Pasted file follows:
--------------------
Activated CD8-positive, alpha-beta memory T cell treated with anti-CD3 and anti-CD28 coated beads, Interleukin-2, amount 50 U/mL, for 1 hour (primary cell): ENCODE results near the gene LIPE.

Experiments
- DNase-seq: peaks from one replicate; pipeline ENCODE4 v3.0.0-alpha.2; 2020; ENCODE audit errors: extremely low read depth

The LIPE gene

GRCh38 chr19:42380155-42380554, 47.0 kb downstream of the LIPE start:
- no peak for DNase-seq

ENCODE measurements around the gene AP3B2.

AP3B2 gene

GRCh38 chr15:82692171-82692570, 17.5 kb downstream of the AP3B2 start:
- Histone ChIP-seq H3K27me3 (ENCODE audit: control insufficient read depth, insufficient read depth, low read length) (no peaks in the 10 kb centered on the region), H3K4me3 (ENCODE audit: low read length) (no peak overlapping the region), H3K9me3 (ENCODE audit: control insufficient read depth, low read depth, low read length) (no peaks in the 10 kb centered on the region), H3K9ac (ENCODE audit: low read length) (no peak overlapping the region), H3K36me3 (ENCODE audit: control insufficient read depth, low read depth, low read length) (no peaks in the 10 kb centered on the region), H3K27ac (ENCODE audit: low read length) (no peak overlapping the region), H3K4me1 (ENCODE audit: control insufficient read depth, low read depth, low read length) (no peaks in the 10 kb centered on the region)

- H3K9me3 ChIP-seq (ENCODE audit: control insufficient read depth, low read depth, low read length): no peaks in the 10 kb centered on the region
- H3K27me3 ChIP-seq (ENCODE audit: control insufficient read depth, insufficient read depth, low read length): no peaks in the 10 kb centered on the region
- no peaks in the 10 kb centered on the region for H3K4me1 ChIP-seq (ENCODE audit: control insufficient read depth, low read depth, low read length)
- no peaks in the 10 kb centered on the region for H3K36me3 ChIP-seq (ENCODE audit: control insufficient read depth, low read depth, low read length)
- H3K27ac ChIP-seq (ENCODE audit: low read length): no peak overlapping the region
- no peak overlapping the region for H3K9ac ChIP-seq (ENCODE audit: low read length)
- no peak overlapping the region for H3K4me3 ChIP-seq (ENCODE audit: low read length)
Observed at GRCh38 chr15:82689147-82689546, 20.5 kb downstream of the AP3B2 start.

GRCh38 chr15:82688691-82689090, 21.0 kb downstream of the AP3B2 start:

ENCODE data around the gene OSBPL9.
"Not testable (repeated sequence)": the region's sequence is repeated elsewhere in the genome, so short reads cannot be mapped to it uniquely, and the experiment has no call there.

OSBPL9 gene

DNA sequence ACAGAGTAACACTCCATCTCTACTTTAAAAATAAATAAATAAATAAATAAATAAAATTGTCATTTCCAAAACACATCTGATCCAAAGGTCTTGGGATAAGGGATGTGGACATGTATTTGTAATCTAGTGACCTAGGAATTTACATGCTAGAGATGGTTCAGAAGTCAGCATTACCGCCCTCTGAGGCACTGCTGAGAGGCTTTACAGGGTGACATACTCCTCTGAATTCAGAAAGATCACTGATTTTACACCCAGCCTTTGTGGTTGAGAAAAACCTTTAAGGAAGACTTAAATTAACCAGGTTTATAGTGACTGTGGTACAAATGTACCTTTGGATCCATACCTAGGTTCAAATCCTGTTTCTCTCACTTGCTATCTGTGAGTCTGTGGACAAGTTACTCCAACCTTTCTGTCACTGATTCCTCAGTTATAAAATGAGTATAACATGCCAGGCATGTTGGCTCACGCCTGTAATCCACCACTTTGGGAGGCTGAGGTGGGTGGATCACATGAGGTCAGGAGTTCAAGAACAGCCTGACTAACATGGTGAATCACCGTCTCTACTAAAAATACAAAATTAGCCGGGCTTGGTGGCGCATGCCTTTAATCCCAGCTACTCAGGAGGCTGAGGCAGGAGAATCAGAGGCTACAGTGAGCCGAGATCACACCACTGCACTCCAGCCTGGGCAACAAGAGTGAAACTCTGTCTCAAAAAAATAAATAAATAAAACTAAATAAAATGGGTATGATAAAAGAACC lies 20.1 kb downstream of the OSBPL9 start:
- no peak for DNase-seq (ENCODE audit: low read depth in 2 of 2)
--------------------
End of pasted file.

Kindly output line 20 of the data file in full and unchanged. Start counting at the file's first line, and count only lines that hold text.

ENCODE data around the gene OSBPL9.